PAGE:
`Bay Watch' figures are out of reach for working moms

April 17, 1997|By Jo Ellen Barnhart

I guess I read "The Little Engine That Could" one too many times to my children. I actually believe I can apply the book's naive optimism to unveil a Cindy Crawford body.

Yes, even with a uterus stretched three times to the size of Utah and a schedule that puts an air traffic controller to shame, I believe I can find the time to workout.

Preparing for the first exercise class is like going to the restaurant rest room where women who dine at the same table travel in tandem to use the toilet. In this same spirit, my friend D and I found the courage to go to our first step aerobic class together.

A workout partner is helpful, but choose your partner carefully. She should be strong enough to drag you off the floor when you fall over the step and break your ankle because you were too busy checking for any emergence of Tina Turner legs.


Mind you, I'm not a newcomer to the workout scene. This is my 186th comeback in six months. Since my offspring arrived, I've retired from the sport of "workout" more times than Don Allensworth has run for office. Let's face it, working moms have more excuses to cut workout class than an eighth-grader has reasons to miss a geography test.

Each time I re-enter the workout world, the clothing style changes. I had to buy new workout clothes because I looked a bit weird stepping to rap music wearing tights and terry cloth shorts. Today's trend involves a close-fitting, skimpy two-piece outfit that resembles a multi-colored thigh-length girdle and bra that binds your upper body like a sports bandage. Shoes? We're not even gonna go there!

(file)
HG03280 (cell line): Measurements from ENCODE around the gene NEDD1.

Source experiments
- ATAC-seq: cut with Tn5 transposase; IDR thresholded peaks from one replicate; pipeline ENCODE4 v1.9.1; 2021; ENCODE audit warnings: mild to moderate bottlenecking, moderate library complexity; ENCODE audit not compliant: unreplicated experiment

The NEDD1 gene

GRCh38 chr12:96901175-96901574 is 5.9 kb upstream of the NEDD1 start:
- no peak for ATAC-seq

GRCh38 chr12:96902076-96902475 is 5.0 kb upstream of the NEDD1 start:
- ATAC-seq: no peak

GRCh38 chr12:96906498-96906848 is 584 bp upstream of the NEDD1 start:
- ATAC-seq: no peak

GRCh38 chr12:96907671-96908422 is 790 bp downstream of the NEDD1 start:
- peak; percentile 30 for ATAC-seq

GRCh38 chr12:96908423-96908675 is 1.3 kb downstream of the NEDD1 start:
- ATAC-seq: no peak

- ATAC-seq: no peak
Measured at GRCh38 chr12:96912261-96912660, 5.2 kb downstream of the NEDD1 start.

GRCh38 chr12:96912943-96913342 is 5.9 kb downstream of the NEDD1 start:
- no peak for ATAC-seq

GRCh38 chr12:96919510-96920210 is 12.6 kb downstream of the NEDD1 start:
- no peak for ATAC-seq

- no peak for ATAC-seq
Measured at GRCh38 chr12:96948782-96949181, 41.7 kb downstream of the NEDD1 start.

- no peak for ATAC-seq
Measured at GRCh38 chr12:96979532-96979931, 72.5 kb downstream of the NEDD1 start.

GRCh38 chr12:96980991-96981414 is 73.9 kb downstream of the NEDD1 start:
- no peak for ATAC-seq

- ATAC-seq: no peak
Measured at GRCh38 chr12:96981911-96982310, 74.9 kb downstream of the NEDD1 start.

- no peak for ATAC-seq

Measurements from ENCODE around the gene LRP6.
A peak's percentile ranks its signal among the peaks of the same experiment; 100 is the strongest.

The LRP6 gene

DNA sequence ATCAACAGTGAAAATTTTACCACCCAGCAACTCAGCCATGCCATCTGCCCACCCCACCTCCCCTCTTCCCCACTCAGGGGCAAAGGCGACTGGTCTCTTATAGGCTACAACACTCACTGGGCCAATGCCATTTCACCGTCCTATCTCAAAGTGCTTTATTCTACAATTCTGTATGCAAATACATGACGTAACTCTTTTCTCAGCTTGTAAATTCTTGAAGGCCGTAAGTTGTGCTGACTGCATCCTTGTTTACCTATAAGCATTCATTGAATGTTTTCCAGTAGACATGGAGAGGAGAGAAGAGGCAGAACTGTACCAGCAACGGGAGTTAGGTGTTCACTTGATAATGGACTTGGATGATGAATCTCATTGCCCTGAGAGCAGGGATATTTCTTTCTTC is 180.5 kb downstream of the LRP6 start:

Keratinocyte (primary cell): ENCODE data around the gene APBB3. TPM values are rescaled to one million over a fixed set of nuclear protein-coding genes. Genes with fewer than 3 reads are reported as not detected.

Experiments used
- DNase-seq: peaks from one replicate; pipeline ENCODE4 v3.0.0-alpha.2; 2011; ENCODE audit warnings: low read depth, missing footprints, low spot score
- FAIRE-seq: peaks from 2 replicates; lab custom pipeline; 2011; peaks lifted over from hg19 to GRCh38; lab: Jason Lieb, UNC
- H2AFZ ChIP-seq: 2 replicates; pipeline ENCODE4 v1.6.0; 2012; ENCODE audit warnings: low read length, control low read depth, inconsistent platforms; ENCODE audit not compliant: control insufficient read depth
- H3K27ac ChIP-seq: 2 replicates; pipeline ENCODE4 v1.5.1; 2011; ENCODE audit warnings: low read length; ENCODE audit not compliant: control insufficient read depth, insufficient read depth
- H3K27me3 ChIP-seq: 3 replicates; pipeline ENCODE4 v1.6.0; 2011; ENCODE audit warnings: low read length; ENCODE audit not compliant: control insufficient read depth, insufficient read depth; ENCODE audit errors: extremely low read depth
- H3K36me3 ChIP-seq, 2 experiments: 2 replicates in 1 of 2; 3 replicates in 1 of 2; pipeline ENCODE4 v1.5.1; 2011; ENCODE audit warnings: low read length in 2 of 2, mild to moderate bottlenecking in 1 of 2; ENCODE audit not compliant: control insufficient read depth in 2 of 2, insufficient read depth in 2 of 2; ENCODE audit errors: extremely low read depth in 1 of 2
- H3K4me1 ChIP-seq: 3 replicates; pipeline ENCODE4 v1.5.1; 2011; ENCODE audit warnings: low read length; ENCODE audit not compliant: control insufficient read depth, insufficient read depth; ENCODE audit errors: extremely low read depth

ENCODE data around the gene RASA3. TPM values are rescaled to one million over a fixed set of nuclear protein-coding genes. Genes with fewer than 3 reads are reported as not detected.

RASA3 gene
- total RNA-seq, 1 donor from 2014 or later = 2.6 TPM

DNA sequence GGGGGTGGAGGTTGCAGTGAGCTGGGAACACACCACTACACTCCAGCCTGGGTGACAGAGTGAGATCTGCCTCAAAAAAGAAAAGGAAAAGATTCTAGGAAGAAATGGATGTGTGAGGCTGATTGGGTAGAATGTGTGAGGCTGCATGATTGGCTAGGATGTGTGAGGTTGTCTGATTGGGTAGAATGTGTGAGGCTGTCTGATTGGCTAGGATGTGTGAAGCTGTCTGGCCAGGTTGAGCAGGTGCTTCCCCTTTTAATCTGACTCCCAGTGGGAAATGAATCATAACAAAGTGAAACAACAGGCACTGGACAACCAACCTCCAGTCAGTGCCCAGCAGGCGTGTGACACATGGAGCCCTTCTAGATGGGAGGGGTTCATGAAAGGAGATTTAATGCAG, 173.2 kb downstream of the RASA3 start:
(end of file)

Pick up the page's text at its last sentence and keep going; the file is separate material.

And, don't forget the water bottle. You're just not doing "it," if you don't have a water bottle.

Skip the mirror

There is a payoff for sweating in tight-fitting clothes and drinking out of a water bottle. It really does make you feel like a lifeguard on "Bay Watch" at least until you look in the mirror. That's when you realize you have to go out and buy more clothes (at least a few sizes larger to hide the lumps) and return to exercise class for more sweating and water drinking.

The professionals in the health-care and recreational industries profess that the real benefits of exercising include improved alertness, stress reduction, decreased health-care costs, enhanced self-esteem, even longer life.

It must be true. Ask Herald-Mail's Tim Rowland. He's been spotted flexing his pecs recently at Hagerstown Junior College's Wellness Center.

Hey Tim, see you on "Bay Watch."

Jo Ellen Barnhart is the working mother of three boys. She is a freelance writer and owner of a home-based marketing and public relations business.

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